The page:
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Title: Rotifer  
Author: World Heritage Encyclopedia
Language: English
Subject: Asexual reproduction, Ctenophora, Acanthocephala, Gnathifera (clade), Gnathostomulid
Collection: Animal Phyla, Articles Containing Video Clips, Eocene First Appearances, Rotifers
Publisher: World Heritage Encyclopedia


Temporal range: Eocene–Recent
Rotaria sp.
Scientific classification
Kingdom: Animalia
(unranked): Protostomia
(unranked): Spiralia
(unranked): Platyzoa
Phylum: Rotifera
Cuvier, 1798
Classes and orders

The rotifers (Rotifera, commonly called wheel animals) make up a

  • Rotifer World Catalog, by Jersabek, C.D. & Leitner M.F.
  • Introduction to the Rotifera
  • Rotifers
  • Tree of Life Web Project
  • Rotifer Videos
  • Detailed description of Rotifers

External links

  1. ^ a b Harmer, Sidney Frederic and Shipley, Arthur Everett (1896). The Cambridge Natural History. The Macmillan company. p. 197. Retrieved 2008-07-25. 
  2. ^ Howey, Richard L. (1999). "Welcome to the Wonderfully Weird World of Rotifers". Micscape Magazine. Retrieved 19 February 2010.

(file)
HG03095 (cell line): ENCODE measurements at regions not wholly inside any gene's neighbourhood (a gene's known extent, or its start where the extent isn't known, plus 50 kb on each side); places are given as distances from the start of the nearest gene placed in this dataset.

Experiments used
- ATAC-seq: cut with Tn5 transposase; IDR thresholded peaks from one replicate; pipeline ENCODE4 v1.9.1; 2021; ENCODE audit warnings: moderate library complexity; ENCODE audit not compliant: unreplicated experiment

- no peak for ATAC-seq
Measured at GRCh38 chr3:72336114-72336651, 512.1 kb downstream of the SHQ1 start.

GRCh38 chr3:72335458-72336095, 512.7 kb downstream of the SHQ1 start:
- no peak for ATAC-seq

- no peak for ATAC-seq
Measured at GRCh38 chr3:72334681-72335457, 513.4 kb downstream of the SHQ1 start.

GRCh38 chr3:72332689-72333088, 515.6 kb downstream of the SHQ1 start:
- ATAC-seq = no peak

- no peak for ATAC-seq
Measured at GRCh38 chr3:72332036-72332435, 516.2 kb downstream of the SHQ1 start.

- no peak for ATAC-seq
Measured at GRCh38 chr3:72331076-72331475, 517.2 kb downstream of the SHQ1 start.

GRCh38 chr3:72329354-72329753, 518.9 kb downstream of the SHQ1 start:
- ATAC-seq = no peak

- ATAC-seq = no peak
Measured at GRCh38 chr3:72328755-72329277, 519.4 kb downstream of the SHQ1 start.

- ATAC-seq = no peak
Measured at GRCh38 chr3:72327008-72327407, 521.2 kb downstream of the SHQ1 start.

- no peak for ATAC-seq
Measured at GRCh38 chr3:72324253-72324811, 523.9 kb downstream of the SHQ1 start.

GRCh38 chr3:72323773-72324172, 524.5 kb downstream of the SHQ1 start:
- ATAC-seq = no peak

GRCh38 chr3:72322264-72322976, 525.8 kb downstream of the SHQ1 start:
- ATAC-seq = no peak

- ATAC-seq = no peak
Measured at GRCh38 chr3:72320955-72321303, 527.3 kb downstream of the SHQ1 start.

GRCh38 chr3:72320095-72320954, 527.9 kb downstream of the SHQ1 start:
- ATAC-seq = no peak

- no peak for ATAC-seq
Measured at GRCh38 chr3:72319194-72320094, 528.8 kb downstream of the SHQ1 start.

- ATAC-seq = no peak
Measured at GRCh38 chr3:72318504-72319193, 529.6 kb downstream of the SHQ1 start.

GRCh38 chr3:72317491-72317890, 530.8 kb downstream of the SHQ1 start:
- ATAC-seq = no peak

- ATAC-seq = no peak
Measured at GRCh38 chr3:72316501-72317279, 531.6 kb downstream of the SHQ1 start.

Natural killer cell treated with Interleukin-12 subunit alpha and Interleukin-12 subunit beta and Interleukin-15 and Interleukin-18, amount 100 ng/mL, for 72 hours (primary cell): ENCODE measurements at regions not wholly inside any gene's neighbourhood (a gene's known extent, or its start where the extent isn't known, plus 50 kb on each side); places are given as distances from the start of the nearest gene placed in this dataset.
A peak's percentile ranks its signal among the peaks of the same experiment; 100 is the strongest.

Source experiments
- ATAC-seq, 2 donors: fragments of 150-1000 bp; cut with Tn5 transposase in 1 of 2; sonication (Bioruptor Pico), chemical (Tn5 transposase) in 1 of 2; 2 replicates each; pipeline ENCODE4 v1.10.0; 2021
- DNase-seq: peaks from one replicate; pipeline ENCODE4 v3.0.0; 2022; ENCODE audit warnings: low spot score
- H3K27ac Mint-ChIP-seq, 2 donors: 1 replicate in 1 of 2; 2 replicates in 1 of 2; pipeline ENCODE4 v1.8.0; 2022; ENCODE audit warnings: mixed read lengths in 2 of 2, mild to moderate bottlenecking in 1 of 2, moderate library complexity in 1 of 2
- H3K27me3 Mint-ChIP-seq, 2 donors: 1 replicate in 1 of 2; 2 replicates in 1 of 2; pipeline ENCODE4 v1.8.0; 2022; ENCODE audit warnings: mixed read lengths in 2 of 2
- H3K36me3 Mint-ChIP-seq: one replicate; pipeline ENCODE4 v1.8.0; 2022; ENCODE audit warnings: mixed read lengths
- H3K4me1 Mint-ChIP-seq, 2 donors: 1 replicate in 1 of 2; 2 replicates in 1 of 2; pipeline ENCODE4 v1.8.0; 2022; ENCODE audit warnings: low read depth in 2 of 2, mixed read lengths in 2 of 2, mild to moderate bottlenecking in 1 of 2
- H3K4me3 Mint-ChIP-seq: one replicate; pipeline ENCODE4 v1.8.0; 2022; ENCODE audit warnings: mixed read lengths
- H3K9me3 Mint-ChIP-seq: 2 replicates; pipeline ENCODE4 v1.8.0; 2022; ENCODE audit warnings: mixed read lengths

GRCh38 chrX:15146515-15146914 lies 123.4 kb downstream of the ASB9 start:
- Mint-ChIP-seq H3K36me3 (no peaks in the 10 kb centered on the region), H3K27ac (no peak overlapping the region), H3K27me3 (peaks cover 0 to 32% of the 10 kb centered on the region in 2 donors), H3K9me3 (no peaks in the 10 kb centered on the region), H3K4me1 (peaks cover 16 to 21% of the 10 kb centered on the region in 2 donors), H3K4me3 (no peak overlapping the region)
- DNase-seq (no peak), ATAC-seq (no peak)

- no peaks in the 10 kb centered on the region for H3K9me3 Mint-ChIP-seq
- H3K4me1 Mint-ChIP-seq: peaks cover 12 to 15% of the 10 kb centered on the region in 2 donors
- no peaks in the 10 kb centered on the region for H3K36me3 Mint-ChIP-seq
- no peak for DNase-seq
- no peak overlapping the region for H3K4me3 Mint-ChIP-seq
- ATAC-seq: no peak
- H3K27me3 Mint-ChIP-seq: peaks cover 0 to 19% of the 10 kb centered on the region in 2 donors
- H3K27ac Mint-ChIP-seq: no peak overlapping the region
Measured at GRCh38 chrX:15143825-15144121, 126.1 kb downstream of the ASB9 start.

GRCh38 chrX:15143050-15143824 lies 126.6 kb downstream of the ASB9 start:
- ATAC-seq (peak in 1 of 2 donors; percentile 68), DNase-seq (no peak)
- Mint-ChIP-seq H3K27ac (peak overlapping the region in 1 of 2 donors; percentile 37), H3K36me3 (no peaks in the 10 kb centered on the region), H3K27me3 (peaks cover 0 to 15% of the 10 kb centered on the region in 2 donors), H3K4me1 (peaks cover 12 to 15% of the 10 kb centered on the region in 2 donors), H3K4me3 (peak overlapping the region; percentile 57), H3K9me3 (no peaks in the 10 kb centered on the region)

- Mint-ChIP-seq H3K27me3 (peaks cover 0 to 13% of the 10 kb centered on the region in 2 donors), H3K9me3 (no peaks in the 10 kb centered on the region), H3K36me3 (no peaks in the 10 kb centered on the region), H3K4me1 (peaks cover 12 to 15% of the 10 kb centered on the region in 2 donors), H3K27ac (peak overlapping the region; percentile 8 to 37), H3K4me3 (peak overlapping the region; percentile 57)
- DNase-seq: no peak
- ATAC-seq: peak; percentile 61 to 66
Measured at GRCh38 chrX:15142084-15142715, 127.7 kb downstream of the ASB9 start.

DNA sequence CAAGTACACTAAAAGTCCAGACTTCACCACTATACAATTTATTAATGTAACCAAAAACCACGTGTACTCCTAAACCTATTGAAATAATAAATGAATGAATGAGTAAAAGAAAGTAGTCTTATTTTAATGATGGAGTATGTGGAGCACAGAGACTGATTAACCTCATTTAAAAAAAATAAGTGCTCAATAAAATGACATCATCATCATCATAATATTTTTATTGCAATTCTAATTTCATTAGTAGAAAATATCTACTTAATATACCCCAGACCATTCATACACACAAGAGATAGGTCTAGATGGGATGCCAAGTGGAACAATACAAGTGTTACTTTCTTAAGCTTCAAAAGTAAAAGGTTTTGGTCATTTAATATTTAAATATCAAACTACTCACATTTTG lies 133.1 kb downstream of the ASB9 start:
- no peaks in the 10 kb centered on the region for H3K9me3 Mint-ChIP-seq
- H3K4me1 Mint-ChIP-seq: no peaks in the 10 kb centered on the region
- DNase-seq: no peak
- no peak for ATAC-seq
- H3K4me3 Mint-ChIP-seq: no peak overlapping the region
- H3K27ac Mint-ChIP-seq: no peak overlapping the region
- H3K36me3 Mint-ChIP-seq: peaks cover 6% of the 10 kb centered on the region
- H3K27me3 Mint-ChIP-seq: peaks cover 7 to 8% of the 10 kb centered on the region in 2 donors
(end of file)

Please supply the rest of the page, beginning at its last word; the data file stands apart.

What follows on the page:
3. ^ "Rotifers". FreshwaterLife. Retrieved 19 February 2010. 
  4. ^ Hendrik Segers (2007). Annotated checklist of the rotifers (Phylum Rotifera), with notes on nomenclature, taxonomy
  5. ^ Dec 2011 4th Internat. Barcode of Life conference, University of Adelaide
  6. ^ a b Bourne, A.G. (1907). Baynes, Spencer and W. Robertson Smith, ed. Encyclopaedia Britannica XXI (Ninth Edition ed.). Akron, Ohio: The Werner Company. p. 8. Retrieved 2008-07-27. 
  7. ^ Barnes, R.S.K.; Calow, P.; Olive, P.J.W.; Golding, D.W. & Spicer, J.I. (2001), The Invertebrates: a synthesis, Oxford; Malden, MA: Blackwell,  , p. 98
  8. ^ Baqai, Aisha; Guruswamy, Vivek; Liu, Janie; and Rizki, Gizem (2000-05-01). "Introduction to the Rotifera". University of California Museum of Paleontology. Retrieved 2008-07-27. 
  9. ^ Shimek, Ronald Ph.D (January 2006). "Nano-Animals, Part I: Rotifers". Retrieved 2008-07-27. 
  10. ^ Ruppert, Edward E.; Fox, Richard S, & Barnes, Robert D. (2004), Invertebrate zoology : a functional evolutionary approach (7th ed.), Belmont, CA: Thomson-Brooks/Cole,  , p. 788ff. – see particularly p. 804
  11. ^ Pechenik, Jan A. (2005). Biology of the invertebrates. Boston: McGraw-Hill, Higher Education. p. 178.  
  12. ^ a b c d e f g h i j k l Barnes, Robert D. (1982). Invertebrate Zoology. Philadelphia, PA: Holt-Saunders International. pp. 272–286.  
  13. ^ Jessica L. Mark Welch, David B. Mark Welch & Matthew Meselson (2004). "Cytogenic evidence for asexual evolution of bdelloid rotifers".